In an exclusive set of interviews with On Wall Street, the industry's leading executives talk about how clients' needs are changing, technology is evolving and how firms can keep growing the bottom line.
In an exclusive interview, John Taft, CEO of RBC Wealth Management-U.S., expresses concern that looming regulation could hobble a wealth industry just as it finds its stride.
The changing nature of retirement for clients is an opportunity for firms. "They’re still going to need advice, but the advice is going to take on a different form," says Merrill Lynch's John Thiel. "It is moving from investment advice to life advice."
Deutsche Asset & Wealth Management spells out its plans to serve wealthy clients with complex needs and demands.
Morgan Stanley's Greg Fleming talks with On Wall Street about the evolving digital expectations of wealthy clients, the challenge of robo advisors and broker compensation.
Keith Banks, president of U.S. Trust, is searching for new talent in a unique place: within his own firm.
Edward Jones Managing Partner James Weddle says the firm grows organically, recruiting from colleges and even the military for new advisors.
Tash Elwyn, president of Raymond James & Associates, says that while the future of the industry could experience collapse or further consolidation, his firm has found success serving from a unique niche.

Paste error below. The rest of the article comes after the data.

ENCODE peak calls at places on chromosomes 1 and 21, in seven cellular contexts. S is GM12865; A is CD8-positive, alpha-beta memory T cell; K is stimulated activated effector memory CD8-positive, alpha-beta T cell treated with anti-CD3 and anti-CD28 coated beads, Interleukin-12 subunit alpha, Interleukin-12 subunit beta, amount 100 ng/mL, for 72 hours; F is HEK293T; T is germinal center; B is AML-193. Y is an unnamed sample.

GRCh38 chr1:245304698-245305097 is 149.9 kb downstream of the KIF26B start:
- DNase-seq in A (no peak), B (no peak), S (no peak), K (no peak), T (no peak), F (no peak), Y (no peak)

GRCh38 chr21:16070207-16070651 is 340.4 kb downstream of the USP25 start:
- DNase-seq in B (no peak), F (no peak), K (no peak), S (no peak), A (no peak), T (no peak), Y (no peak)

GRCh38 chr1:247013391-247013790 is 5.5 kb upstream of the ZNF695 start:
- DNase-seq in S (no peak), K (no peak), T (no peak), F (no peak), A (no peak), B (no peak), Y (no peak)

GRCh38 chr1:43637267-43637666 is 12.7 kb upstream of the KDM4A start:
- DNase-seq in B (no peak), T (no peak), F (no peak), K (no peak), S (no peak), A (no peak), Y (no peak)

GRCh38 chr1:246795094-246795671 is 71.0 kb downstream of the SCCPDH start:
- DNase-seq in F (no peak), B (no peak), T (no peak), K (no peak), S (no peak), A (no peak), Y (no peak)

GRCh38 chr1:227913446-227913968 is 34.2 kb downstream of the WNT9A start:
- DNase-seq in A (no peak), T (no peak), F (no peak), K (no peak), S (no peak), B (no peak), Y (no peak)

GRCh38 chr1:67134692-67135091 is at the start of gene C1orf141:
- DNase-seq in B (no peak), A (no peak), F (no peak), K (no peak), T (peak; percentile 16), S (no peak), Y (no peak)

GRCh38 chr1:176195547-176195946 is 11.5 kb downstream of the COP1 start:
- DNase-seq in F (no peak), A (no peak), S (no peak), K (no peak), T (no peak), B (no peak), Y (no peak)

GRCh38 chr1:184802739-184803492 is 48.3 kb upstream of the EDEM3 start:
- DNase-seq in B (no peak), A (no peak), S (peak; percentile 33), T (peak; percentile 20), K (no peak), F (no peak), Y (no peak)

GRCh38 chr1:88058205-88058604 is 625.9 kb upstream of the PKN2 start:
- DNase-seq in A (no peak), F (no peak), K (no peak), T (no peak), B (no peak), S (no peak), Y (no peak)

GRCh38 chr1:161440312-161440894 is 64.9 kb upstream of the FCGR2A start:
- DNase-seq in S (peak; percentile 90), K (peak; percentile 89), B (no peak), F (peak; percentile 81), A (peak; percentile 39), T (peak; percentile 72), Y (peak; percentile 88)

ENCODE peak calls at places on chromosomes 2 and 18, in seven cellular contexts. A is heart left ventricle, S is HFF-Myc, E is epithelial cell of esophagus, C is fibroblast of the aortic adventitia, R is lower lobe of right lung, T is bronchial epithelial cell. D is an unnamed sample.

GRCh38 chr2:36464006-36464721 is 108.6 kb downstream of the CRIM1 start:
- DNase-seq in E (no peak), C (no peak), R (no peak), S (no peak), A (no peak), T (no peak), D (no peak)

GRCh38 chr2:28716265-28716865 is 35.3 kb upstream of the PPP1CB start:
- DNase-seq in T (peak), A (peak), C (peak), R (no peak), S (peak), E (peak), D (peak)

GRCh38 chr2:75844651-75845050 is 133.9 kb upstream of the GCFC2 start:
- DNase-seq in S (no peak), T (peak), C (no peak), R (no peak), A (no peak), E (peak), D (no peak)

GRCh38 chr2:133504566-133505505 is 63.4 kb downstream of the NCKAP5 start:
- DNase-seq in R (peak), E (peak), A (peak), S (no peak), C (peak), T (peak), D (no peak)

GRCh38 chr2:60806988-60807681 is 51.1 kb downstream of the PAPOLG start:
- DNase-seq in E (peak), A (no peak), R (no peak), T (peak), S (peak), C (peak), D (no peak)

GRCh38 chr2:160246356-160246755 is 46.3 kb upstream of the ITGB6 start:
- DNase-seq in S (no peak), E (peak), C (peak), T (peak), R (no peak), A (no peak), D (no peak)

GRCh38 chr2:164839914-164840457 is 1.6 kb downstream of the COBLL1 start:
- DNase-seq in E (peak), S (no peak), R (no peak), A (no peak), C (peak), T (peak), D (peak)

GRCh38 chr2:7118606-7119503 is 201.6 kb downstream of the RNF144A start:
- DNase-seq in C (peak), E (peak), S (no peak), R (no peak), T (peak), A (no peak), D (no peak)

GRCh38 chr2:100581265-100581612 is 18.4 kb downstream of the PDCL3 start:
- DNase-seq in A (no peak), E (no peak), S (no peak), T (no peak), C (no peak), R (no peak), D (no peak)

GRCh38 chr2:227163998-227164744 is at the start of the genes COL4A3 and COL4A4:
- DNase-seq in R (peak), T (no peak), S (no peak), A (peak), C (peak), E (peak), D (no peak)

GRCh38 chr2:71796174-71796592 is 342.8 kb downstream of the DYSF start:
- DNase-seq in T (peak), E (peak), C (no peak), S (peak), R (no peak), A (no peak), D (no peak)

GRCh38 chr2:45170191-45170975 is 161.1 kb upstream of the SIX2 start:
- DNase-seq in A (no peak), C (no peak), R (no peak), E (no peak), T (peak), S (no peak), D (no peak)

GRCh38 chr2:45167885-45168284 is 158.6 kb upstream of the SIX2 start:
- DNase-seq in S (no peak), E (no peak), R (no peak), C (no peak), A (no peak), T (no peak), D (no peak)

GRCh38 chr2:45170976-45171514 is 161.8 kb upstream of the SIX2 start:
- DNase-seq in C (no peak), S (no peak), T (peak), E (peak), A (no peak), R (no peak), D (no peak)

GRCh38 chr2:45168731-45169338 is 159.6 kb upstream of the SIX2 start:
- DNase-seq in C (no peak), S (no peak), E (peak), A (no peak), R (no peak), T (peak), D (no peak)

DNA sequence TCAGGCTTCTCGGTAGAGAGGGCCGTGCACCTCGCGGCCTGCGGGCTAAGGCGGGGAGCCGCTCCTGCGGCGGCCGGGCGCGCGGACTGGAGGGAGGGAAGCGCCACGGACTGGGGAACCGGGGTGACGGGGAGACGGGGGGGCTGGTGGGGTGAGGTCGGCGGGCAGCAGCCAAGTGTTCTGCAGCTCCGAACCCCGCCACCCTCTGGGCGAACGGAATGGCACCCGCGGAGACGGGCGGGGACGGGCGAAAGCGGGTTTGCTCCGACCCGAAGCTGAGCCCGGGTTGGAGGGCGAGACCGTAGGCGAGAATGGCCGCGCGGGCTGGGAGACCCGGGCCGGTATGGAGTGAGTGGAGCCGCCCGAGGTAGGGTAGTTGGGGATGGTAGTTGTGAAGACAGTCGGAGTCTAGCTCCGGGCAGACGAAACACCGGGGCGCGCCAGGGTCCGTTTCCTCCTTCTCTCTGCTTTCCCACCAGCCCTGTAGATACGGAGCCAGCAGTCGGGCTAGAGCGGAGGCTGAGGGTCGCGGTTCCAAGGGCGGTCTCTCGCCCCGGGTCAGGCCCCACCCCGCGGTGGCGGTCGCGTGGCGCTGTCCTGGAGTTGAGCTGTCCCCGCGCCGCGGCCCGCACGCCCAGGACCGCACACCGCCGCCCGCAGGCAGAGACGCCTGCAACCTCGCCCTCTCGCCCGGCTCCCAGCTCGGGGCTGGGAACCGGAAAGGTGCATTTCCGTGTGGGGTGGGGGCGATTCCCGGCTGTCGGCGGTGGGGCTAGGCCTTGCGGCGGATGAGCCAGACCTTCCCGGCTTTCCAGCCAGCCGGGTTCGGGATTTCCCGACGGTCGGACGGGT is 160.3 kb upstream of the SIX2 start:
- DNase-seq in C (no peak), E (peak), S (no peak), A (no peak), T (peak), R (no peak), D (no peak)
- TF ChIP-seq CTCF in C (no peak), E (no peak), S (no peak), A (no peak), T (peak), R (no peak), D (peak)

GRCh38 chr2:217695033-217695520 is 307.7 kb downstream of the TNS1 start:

Stifel has been busy building its business with little public profile. The firm wants to change that, says President and CEO Ronald Kruszewski, who acknowledges that the lack of attention thus far has probably been a good thing. "You want to be famous; you don’t want to be infamous."
Mary Mack is not only president of Wells Fargo Advisors, she’s a client too. In an exclusive interview with On Wall Street, Mack talks about what it’s like being a Wells Fargo client, the direction of her firm and the changing landscape for advisors.
The needs of the wealthy are multiplying and growing more complex. UBS executives explain why this is an opportunity for the firm and its advisors.
Ameriprise's executive vice president says the firm has spent a lot of resources, especially in the major markets and major cities, establishing training programs to bring new advisors into this business.
Profits are up at wealth management firms, and executives are taking stock of their priorities and goals.
Wealth management firms look to grow the bottom line out West. "Everybody is trying to get bigger in the marketplace. And those who aren't present here want to enhance their presence," says Bill Willis, a Los Angeles-based recruiter.
Alex Vicencio, a financial advisor at Wells Fargo, says that building a business one client at a time was the biggest challenge he faced as an advisor in his 20s.